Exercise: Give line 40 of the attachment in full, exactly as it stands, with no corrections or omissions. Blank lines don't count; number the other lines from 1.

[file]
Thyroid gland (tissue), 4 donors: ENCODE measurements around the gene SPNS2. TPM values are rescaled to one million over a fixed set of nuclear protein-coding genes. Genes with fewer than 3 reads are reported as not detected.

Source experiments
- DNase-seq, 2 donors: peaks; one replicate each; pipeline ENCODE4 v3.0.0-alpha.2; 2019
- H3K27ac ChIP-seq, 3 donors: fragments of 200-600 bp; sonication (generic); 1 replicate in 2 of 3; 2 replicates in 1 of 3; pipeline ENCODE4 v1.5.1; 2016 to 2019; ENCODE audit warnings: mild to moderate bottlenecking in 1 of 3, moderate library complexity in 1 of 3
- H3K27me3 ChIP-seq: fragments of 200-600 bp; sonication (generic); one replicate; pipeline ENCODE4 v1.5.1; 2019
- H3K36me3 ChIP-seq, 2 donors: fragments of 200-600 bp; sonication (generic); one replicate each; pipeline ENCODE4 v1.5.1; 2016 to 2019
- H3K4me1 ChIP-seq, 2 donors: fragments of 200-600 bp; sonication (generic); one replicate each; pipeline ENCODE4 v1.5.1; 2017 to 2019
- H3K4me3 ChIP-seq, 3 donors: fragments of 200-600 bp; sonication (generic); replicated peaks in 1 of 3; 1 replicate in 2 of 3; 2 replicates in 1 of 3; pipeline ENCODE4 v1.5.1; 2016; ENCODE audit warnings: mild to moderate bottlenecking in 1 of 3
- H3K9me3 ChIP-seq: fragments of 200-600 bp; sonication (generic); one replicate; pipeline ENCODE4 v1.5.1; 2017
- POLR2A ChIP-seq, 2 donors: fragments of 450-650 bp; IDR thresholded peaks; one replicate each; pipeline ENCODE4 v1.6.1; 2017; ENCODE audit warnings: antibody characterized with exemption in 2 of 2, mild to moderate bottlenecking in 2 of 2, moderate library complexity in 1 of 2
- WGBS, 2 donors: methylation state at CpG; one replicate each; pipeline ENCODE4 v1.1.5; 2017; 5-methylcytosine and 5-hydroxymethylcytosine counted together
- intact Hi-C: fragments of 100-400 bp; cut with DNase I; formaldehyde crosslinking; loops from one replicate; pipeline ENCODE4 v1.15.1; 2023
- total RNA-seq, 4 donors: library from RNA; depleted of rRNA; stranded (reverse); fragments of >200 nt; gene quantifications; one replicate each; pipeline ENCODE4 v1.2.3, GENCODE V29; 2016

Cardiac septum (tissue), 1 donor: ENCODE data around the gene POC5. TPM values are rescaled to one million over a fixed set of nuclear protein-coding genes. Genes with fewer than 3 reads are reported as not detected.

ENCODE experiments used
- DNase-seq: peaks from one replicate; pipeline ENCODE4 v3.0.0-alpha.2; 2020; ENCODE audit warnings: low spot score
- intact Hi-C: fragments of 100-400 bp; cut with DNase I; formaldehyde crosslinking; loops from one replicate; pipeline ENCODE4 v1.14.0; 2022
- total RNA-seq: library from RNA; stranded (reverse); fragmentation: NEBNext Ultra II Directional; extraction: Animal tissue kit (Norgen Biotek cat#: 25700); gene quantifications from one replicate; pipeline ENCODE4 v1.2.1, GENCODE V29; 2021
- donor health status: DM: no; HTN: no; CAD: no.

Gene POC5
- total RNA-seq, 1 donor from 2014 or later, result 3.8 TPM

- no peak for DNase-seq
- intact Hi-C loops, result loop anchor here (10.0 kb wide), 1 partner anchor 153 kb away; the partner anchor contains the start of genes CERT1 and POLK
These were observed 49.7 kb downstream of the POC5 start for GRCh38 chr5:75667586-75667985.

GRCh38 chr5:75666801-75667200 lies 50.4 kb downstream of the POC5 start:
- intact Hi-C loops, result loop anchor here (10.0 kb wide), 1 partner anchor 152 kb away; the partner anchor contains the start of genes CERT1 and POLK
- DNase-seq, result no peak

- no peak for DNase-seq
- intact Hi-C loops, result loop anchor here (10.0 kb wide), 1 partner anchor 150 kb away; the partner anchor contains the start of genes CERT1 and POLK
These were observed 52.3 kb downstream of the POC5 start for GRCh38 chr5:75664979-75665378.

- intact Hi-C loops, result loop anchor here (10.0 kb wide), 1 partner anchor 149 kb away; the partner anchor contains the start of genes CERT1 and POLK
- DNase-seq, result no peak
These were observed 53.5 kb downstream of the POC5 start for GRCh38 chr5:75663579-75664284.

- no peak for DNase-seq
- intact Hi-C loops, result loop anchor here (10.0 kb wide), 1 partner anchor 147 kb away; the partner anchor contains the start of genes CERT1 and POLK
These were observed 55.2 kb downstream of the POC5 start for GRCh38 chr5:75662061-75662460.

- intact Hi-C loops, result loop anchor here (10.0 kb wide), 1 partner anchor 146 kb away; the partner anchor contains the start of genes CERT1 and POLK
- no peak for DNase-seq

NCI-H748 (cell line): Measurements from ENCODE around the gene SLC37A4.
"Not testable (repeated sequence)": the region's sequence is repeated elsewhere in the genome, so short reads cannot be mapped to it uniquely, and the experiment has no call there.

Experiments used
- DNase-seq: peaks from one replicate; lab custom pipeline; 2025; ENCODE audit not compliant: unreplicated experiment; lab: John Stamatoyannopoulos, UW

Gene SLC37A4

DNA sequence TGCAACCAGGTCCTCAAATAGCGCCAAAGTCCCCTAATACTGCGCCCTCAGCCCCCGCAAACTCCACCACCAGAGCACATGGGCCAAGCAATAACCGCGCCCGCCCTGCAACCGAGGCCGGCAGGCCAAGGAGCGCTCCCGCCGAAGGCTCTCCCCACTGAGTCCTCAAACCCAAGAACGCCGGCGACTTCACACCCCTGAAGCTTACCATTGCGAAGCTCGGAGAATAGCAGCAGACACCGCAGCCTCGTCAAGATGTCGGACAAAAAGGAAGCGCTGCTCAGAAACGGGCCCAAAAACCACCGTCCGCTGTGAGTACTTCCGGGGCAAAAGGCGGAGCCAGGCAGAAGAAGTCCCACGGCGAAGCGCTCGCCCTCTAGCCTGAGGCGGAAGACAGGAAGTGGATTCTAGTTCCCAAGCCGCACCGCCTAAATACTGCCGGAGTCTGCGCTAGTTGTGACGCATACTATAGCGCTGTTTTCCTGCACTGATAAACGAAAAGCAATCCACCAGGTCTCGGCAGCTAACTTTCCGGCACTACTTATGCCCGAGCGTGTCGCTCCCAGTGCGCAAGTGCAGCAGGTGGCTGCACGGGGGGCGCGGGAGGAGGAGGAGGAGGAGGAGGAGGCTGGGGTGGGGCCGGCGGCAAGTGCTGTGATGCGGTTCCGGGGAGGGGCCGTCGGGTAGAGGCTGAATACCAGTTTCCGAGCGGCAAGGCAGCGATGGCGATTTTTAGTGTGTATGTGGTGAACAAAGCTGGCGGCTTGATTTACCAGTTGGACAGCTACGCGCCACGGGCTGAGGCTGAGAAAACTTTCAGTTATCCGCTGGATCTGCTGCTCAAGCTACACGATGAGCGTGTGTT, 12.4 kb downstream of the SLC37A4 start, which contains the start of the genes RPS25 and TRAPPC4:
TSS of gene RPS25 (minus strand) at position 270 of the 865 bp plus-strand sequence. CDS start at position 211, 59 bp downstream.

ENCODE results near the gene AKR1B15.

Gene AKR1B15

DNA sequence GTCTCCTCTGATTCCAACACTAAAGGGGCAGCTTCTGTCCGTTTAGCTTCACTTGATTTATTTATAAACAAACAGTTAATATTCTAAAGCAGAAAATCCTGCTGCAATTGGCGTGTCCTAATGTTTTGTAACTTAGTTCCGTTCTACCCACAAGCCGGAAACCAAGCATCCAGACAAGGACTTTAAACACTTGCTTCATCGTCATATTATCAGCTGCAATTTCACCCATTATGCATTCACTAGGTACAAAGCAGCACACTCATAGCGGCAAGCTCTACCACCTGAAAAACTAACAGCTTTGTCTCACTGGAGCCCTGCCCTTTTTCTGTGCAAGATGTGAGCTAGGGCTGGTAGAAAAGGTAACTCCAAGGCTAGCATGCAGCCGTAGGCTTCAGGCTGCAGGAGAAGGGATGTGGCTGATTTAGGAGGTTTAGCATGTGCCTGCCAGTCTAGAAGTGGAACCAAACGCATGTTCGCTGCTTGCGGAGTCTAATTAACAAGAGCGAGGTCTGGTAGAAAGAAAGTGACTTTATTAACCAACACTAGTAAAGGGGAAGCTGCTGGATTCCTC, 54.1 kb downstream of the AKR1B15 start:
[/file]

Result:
"Not testable (repeated sequence)": the region's sequence is repeated elsewhere in the genome, so short reads cannot be mapped to it uniquely, and the experiment has no call there.